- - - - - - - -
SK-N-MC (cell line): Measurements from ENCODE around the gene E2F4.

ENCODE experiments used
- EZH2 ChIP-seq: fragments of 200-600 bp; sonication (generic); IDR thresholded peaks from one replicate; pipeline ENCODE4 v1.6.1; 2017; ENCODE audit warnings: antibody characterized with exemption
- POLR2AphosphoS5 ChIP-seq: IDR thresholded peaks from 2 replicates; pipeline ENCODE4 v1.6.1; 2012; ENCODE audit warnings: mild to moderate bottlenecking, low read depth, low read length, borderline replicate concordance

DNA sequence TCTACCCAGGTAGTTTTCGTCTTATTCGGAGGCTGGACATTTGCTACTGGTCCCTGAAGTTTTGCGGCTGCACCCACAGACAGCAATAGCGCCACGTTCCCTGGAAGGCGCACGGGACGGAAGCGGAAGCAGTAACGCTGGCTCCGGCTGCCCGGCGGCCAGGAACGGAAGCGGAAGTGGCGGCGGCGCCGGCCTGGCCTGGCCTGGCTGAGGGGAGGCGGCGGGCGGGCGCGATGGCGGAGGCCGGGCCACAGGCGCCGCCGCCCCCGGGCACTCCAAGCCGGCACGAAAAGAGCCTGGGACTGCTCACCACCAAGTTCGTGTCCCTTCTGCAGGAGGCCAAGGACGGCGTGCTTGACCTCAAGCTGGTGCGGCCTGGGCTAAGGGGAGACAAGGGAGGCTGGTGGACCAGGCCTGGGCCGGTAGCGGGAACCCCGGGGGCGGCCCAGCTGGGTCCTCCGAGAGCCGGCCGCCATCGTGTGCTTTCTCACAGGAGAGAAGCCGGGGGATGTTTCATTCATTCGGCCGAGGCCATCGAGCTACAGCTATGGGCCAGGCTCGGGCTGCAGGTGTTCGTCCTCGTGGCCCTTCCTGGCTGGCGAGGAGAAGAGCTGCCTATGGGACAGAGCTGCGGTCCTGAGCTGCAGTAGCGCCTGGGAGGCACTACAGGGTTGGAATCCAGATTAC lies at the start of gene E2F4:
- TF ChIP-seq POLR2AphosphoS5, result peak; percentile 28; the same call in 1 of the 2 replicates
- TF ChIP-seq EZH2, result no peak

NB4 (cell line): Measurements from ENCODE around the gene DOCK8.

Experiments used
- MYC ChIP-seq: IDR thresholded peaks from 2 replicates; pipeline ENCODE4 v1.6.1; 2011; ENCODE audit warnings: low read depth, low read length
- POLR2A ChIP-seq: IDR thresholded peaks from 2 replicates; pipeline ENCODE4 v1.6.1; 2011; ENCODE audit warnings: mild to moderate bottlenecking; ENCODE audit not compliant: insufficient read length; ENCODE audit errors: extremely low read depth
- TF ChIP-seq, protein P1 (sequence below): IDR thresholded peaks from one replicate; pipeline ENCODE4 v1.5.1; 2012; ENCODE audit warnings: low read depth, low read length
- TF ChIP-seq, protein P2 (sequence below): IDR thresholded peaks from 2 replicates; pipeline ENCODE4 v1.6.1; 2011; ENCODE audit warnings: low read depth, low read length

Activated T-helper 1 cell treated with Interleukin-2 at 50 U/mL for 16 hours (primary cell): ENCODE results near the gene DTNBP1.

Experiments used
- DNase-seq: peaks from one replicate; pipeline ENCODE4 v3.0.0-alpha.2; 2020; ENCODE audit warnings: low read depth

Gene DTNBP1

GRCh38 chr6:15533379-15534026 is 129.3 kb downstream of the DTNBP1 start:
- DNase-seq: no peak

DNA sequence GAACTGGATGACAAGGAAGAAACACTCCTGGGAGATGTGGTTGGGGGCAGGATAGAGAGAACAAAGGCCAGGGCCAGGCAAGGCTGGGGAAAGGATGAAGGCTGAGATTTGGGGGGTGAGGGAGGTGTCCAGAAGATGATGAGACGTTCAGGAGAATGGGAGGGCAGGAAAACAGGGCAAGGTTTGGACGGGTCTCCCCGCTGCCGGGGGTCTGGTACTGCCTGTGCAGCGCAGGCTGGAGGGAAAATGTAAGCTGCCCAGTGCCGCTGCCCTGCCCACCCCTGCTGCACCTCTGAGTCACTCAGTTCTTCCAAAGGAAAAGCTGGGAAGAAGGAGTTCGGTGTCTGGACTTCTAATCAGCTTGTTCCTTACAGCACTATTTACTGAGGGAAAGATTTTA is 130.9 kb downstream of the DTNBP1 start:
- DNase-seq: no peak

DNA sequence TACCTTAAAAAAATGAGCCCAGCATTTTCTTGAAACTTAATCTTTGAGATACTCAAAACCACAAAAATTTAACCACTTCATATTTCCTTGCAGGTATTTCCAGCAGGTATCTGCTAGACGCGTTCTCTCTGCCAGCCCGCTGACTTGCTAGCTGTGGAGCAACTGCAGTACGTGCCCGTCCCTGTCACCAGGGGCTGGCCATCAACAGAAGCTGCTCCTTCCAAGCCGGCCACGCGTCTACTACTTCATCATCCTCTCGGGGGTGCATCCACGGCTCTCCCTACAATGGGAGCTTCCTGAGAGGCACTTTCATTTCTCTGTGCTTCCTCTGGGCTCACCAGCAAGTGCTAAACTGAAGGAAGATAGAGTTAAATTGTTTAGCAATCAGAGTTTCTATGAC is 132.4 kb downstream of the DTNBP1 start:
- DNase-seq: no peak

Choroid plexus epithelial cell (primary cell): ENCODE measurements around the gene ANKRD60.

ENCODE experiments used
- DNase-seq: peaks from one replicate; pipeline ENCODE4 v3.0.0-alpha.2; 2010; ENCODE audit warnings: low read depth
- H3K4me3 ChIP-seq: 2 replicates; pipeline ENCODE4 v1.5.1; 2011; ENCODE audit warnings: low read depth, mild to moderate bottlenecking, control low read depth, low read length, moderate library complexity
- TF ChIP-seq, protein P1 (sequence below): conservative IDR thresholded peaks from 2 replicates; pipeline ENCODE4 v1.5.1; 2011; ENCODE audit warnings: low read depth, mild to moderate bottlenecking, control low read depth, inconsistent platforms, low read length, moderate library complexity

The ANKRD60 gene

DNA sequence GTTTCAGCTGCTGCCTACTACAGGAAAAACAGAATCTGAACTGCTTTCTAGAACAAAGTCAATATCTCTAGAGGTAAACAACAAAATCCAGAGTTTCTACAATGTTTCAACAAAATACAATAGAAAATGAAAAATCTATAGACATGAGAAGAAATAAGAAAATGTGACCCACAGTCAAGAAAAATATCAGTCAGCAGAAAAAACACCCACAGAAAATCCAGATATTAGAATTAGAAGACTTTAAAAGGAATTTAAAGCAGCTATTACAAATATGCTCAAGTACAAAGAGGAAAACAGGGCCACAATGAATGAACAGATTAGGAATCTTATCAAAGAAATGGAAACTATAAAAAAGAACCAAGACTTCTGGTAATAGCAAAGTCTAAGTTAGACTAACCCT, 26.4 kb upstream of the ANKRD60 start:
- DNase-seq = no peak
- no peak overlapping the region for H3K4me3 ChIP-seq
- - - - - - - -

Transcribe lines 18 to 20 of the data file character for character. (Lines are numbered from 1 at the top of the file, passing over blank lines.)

GRCh38 chr6:15533379-15534026 is 129.3 kb downstream of the DTNBP1 start:
- DNase-seq: no peak

DNA sequence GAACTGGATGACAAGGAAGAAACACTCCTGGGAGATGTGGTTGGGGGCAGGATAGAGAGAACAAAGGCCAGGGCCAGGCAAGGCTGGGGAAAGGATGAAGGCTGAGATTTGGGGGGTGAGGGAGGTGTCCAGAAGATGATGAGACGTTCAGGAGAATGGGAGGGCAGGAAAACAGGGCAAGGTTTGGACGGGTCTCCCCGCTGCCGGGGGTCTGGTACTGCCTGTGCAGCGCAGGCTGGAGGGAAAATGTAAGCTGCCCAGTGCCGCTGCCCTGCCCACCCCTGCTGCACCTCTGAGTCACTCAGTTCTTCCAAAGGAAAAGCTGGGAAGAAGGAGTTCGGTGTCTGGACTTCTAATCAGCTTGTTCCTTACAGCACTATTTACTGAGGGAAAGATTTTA is 130.9 kb downstream of the DTNBP1 start: